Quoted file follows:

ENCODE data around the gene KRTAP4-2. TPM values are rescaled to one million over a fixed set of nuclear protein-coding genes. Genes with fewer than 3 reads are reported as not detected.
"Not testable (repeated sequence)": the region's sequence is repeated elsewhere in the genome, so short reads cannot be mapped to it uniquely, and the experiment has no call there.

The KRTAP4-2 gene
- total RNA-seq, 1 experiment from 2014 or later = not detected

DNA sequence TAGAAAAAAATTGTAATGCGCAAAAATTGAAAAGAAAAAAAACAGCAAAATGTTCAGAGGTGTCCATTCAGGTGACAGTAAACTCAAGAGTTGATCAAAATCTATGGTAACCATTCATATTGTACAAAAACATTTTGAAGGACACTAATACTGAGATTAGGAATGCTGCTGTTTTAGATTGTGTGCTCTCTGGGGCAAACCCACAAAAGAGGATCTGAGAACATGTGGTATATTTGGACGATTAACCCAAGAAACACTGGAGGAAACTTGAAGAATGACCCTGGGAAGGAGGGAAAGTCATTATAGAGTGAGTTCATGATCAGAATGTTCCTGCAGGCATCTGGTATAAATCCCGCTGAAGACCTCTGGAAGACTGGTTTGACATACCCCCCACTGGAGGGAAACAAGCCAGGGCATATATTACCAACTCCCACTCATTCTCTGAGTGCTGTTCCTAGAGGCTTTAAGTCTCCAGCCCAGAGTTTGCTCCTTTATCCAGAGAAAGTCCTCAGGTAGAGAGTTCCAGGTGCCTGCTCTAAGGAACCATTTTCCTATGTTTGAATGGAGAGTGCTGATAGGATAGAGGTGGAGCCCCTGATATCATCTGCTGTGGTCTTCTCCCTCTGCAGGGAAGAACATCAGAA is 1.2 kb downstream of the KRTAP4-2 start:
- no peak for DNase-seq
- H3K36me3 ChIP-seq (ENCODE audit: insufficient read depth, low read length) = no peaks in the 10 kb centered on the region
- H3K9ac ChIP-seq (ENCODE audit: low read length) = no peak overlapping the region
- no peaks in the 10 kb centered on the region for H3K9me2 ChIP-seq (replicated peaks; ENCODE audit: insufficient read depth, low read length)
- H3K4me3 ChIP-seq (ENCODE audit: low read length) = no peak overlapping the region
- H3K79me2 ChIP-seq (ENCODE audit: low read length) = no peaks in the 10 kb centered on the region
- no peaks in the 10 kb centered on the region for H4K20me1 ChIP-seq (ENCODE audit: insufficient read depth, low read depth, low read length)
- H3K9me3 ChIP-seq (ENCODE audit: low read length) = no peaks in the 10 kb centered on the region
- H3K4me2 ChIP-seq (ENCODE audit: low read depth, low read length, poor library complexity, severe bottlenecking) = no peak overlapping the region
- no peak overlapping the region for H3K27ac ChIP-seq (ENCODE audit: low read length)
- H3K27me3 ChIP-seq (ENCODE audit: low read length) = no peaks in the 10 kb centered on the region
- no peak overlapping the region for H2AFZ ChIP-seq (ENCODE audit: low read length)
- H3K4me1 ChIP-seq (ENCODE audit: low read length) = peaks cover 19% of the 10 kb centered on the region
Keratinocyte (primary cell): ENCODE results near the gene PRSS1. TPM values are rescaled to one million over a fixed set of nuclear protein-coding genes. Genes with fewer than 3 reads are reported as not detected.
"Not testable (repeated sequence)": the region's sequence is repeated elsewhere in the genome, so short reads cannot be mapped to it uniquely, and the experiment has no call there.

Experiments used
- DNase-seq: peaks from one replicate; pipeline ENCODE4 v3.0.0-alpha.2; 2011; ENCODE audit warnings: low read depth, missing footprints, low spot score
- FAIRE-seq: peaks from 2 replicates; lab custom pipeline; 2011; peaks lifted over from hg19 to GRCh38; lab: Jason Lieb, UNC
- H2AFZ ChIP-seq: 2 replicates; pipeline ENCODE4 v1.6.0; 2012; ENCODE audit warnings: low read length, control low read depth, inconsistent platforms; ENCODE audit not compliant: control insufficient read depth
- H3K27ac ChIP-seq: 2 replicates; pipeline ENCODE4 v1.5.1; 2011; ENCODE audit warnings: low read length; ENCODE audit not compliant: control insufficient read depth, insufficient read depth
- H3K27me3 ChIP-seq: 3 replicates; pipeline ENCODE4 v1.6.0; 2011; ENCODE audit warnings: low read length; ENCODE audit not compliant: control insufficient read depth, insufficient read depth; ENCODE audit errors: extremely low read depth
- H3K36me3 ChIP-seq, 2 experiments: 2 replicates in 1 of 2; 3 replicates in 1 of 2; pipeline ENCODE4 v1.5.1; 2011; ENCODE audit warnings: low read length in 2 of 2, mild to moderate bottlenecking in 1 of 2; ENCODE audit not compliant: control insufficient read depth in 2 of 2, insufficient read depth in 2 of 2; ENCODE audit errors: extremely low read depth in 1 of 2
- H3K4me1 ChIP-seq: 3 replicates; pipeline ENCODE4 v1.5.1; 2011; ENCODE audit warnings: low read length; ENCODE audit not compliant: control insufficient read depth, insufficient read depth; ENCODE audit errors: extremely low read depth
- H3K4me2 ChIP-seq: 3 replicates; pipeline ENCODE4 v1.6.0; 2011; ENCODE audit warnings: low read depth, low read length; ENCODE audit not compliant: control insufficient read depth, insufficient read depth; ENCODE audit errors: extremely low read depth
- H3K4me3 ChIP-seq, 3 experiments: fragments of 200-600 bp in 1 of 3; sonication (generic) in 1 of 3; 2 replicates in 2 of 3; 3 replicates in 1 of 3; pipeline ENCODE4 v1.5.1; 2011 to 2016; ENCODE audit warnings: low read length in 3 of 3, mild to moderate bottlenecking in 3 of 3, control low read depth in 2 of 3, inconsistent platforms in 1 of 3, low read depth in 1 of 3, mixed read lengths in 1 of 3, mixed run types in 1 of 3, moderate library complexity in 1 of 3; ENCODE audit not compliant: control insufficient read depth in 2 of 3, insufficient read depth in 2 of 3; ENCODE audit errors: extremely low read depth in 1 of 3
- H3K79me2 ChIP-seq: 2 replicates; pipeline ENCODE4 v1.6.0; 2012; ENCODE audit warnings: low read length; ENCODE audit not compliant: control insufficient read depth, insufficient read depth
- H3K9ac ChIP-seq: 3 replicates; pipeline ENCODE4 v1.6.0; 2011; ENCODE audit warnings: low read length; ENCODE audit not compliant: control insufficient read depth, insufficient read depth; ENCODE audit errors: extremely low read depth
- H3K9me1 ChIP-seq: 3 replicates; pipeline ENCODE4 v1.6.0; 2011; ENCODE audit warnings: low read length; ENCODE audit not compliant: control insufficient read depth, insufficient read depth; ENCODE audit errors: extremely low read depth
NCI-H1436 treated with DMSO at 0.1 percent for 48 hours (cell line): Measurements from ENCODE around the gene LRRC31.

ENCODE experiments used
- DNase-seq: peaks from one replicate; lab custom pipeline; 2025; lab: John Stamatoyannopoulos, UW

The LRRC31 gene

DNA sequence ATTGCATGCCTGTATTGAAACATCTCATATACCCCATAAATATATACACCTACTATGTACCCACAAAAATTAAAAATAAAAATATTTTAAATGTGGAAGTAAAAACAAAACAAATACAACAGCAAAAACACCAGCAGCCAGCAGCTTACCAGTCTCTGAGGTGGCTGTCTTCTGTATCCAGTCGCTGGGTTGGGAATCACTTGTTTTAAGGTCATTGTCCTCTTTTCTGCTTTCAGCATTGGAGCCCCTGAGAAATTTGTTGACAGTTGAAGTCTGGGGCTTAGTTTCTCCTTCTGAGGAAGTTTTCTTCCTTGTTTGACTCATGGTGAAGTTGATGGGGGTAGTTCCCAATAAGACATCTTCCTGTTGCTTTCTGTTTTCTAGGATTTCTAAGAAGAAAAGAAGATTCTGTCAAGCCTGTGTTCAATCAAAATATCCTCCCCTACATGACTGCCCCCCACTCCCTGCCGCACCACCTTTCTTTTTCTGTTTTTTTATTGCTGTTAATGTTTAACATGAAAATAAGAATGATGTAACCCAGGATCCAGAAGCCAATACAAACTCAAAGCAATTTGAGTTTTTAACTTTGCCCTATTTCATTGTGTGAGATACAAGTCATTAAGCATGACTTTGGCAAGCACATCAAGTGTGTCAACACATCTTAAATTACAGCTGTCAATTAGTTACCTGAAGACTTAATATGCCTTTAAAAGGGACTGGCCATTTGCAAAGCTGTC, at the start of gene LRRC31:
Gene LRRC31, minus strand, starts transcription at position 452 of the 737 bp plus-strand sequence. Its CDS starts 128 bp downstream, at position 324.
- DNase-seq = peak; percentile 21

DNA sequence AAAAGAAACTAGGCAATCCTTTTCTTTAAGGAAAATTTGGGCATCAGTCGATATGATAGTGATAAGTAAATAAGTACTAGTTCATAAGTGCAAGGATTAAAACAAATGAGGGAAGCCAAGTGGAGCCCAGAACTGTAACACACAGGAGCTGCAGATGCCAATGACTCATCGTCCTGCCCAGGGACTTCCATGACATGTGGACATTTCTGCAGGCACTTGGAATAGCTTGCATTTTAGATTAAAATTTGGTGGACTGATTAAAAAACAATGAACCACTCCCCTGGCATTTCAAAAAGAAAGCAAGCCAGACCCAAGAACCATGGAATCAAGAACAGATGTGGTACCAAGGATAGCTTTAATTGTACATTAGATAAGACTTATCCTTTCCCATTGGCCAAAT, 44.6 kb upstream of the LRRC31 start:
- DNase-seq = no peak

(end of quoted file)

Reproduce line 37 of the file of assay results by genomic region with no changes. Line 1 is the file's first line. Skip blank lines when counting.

The LRRC31 gene